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Tuesday, August 09, 2005

Why do we translate the Bible?

Every once in awhile I like to ask the very basic question, "Why do we translate the Bible?" If I ask this question to my coworkers in our Bible translation organization, I might sometimes get a blank stare which could express something like, "What kind of a question is that?" or "What's your point?" Some will answer the question on its face with answers such as, "We translate so that Bibleless peoples around the world can have the Good News just as we do in English, French, Spanish, Korean, ..." (or whatever else is the mother tongue of the respondent). Some who have a background in theology might answer, "We translate the Bible because it is our only sure guide of faith and practice." This, of course, is not a totally satisfactory answer for those who come from church backgrounds where church doctrine or the collective wisdom of a community of faith is also considered a good or even "sure" guide of faith and practice.

Sometimes, however, I like to ask "Why do we translate the Bible?" of people who have had more Bibles and more Bible versions printed in their language than any other language, those whose mother tongue is English. Sometimes the answers I get are similar to those I related in my first paragraph. Sometimes I get an answer as basic as "We translate the Bible so that we can understand what God first revealed in written form in other languages long ago."

I like all of the answers given above.

Let's think about that last answer a bit. Here are some logical premises and a conclusion about the Bible and English translation:
  1. The Bible was first written in Hebrew, Aramaic, and Greek.
  2. Most English speakers do not read these languages fluently.
  3. Therefore, the Bible is translated to English to allow English speakers to understand what was originally written in the biblical languages.
I don't think anyone would disagree with this syllogism.

But I'd like to ask a followup question to the clear, proper conclusion of the syllogism. I ask it sincerely. I do not ask it simply because it is my hobbyhorse. Here it is:
Since the Bible needs to be translated to English for most English speakers to understand it, why is it that the English used in many English translations is not the same English spoken and written by those for whom the Bible is translated?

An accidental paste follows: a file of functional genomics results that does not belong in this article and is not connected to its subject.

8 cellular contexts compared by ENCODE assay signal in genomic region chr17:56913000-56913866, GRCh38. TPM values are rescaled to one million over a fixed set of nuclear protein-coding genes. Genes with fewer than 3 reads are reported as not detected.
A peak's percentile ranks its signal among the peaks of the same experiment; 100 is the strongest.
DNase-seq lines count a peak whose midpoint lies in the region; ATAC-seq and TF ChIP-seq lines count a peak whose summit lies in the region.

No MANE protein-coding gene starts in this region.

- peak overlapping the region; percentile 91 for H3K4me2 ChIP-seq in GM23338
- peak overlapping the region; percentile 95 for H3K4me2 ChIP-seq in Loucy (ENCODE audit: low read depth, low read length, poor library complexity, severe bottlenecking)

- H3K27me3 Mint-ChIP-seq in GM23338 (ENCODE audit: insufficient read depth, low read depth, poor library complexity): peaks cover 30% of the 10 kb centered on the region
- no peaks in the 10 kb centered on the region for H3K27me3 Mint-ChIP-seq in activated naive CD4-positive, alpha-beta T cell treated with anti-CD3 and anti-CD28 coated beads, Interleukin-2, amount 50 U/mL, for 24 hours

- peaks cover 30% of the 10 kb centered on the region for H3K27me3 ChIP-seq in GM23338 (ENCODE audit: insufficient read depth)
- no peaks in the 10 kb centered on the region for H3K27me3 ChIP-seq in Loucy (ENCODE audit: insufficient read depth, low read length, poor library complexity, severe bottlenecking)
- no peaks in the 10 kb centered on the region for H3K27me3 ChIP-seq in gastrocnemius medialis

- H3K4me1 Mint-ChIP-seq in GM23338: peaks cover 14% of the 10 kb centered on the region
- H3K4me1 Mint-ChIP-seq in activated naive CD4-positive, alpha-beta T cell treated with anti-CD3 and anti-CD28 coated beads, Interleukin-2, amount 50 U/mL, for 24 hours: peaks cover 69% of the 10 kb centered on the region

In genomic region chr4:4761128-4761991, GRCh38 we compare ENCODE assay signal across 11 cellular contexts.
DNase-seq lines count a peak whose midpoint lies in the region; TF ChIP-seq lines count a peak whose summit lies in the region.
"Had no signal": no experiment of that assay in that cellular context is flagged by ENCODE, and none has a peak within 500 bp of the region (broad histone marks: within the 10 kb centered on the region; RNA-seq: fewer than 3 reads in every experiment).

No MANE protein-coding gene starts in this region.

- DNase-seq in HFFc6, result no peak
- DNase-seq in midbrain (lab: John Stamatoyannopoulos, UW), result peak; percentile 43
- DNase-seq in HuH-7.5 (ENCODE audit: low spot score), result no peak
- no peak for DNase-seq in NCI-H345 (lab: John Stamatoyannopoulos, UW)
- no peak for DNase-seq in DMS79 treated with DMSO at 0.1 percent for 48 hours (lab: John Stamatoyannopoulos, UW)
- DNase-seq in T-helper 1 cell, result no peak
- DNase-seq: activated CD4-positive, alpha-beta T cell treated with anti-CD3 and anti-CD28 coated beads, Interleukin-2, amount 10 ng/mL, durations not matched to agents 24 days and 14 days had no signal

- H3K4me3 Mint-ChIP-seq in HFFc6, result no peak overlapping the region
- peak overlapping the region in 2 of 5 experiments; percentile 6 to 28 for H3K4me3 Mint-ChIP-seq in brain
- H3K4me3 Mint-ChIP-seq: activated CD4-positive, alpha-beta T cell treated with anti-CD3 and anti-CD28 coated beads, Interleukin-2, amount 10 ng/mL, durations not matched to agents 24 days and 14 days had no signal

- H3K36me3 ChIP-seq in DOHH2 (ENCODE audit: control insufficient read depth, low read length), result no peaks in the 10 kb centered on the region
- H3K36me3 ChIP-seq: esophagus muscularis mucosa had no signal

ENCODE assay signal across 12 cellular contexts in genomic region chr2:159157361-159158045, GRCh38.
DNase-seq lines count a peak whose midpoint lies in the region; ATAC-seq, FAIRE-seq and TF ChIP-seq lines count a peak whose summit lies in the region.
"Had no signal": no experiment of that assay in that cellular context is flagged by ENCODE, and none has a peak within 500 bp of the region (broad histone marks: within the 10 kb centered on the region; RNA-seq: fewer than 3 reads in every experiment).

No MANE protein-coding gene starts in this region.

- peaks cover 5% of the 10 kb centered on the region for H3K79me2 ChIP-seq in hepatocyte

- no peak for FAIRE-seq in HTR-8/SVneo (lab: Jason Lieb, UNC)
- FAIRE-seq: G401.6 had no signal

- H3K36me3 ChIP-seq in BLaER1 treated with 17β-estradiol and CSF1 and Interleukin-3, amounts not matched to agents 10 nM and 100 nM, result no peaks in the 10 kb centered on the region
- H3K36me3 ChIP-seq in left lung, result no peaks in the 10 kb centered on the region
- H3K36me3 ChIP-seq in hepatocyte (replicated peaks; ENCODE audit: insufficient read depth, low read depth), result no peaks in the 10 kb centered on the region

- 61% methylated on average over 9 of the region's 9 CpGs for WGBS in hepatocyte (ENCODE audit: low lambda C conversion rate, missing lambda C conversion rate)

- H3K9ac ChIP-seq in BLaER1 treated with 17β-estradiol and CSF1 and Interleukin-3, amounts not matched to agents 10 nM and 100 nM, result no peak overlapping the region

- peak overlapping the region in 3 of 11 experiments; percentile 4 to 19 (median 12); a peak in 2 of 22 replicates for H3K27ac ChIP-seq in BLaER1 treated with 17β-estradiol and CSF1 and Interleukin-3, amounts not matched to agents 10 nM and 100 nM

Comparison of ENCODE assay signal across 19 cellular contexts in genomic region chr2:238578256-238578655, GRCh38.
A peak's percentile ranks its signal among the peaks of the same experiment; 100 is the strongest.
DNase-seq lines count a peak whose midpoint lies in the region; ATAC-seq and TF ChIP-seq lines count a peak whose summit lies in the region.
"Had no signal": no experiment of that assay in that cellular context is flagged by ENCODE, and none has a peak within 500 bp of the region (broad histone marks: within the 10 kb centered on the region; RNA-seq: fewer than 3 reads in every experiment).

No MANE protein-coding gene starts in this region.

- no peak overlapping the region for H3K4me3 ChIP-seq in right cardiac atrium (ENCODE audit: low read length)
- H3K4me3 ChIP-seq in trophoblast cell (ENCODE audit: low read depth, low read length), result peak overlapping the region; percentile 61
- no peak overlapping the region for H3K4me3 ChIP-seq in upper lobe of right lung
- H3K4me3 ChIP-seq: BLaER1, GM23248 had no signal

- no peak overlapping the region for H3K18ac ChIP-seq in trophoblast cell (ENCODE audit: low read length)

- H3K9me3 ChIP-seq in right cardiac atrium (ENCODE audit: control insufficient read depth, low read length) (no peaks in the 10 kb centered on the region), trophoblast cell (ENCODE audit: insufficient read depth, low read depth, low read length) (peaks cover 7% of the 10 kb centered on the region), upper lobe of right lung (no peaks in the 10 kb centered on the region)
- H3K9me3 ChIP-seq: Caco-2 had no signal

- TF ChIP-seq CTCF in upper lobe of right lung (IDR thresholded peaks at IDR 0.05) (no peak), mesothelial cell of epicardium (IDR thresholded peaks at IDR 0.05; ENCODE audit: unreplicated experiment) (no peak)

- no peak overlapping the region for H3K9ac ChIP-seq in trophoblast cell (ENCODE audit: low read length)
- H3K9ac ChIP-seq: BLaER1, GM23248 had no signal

I don't think I have ever really gotten a very satisfactory answer for that question. And, frankly, it breaks my heart that the presupposition behind the question is true, at least it is true for most people who I have observed, apart from a subset of people who have, apparently, learned to understand a kind of Bible English which is different from the English which they speak and write.

I received an email message this week stating that there are now 2,400 Bibleless groups of people around the world. That is a reduction from the number of 3,000 for Bibless groups that has often been stated. (We are making progress!) Truthfully, sometimes I wonder if many English speakers are among the group of Bibless peoples.

It is not the case that there are not Bibles written in the English which people speak or write. But it is the case that many people use Bibles which are not written in the English which they speak or write. They have a variety of reasons for doing so, some of which are reasonable, including enjoying reading a Bible which has non-standard forms which "challenge" them, which they feel lifts them to a higher "literary" level. For others, there is the sense that a good study Bible is one that will likely not be in some standard form of English, but, rather, will require "effort" to understand (linguistically, as well, of course, as conceptually). I have heard it said by sincere people that "We should not drag the Bible down to our level, but we should be lifted up to its." The the assumption of this last group seems to be that the Bible was written in language which is not spoken or written by ordinary people, but, rather, some special, "higher" form of language. It also seems to be assumed that Bibles which are translated into clear, contemporary English are somehow not faithful to the biblical source texts. I would only want the Bible to be translated to English which is no less clear than the biblical source texts were to their original audiences, and no less contemporary linguistically than those texts were to their original audiences, no more, no less.

Others want a "transparent" or "literal" Bible so they can more easily see the forms of the original biblical languages. I would, of course, encourage such sincere people to see such forms even more transparently and accurately by learning to read the Bible in its original languages. In all the discussions about different kinds of Bible translations, we should never lose track of the fact that the purpose of Bible translation is so that someone who does not understand the original biblical languages can understand it in their own language. Creating more difficult language in a translation than there probably was in the source texts is a barrier to accomplishing the purpose of Bible translation.

I recognize that many who are devout students of the Bible or even defenders of one English version or another do not agree with the presupposition behind my final question, that the English of many English Bible versions is not the English of current English speakers and writers. And it is OK to have a different opinion on this matter, especially if there is some kind of empirical evidence to support the difference. I would encourage us all, however, to be as open as possible to try to discover how well we ourselves and people we hope to effect with the message of the Bible understand the English of the Bibles that we read.

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